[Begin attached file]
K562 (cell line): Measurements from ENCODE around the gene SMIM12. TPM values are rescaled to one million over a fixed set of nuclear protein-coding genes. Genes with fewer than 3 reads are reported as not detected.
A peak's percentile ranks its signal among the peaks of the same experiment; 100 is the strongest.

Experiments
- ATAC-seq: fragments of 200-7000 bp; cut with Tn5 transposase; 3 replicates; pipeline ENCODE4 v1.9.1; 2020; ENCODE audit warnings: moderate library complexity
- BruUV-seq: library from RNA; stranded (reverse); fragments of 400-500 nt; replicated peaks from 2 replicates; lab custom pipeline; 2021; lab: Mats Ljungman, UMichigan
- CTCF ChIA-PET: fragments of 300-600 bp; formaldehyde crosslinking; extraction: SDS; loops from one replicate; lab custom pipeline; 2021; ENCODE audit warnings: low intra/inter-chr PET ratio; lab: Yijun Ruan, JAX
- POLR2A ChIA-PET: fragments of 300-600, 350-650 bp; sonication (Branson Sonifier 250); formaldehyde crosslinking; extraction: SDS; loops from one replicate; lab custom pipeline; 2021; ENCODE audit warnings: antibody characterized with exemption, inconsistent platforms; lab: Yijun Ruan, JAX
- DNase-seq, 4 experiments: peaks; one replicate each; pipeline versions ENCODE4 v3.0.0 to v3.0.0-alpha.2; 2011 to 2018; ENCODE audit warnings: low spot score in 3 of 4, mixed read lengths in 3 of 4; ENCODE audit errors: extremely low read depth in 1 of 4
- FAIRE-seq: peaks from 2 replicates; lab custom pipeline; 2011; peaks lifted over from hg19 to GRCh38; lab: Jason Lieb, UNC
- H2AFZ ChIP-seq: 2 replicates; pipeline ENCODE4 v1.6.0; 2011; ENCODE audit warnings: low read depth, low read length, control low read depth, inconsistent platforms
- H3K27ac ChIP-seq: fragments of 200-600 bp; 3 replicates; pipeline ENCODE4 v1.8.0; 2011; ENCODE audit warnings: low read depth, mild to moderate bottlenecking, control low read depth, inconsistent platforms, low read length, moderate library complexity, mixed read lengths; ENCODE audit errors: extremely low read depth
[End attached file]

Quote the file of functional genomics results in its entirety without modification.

K562 (cell line): Measurements from ENCODE around the gene SMIM12. TPM values are rescaled to one million over a fixed set of nuclear protein-coding genes. Genes with fewer than 3 reads are reported as not detected.
A peak's percentile ranks its signal among the peaks of the same experiment; 100 is the strongest.

Experiments
- ATAC-seq: fragments of 200-7000 bp; cut with Tn5 transposase; 3 replicates; pipeline ENCODE4 v1.9.1; 2020; ENCODE audit warnings: moderate library complexity
- BruUV-seq: library from RNA; stranded (reverse); fragments of 400-500 nt; replicated peaks from 2 replicates; lab custom pipeline; 2021; lab: Mats Ljungman, UMichigan
- CTCF ChIA-PET: fragments of 300-600 bp; formaldehyde crosslinking; extraction: SDS; loops from one replicate; lab custom pipeline; 2021; ENCODE audit warnings: low intra/inter-chr PET ratio; lab: Yijun Ruan, JAX
- POLR2A ChIA-PET: fragments of 300-600, 350-650 bp; sonication (Branson Sonifier 250); formaldehyde crosslinking; extraction: SDS; loops from one replicate; lab custom pipeline; 2021; ENCODE audit warnings: antibody characterized with exemption, inconsistent platforms; lab: Yijun Ruan, JAX
- DNase-seq, 4 experiments: peaks; one replicate each; pipeline versions ENCODE4 v3.0.0 to v3.0.0-alpha.2; 2011 to 2018; ENCODE audit warnings: low spot score in 3 of 4, mixed read lengths in 3 of 4; ENCODE audit errors: extremely low read depth in 1 of 4
- FAIRE-seq: peaks from 2 replicates; lab custom pipeline; 2011; peaks lifted over from hg19 to GRCh38; lab: Jason Lieb, UNC
- H2AFZ ChIP-seq: 2 replicates; pipeline ENCODE4 v1.6.0; 2011; ENCODE audit warnings: low read depth, low read length, control low read depth, inconsistent platforms
- H3K27ac ChIP-seq: fragments of 200-600 bp; 3 replicates; pipeline ENCODE4 v1.8.0; 2011; ENCODE audit warnings: low read depth, mild to moderate bottlenecking, control low read depth, inconsistent platforms, low read length, moderate library complexity, mixed read lengths; ENCODE audit errors: extremely low read depth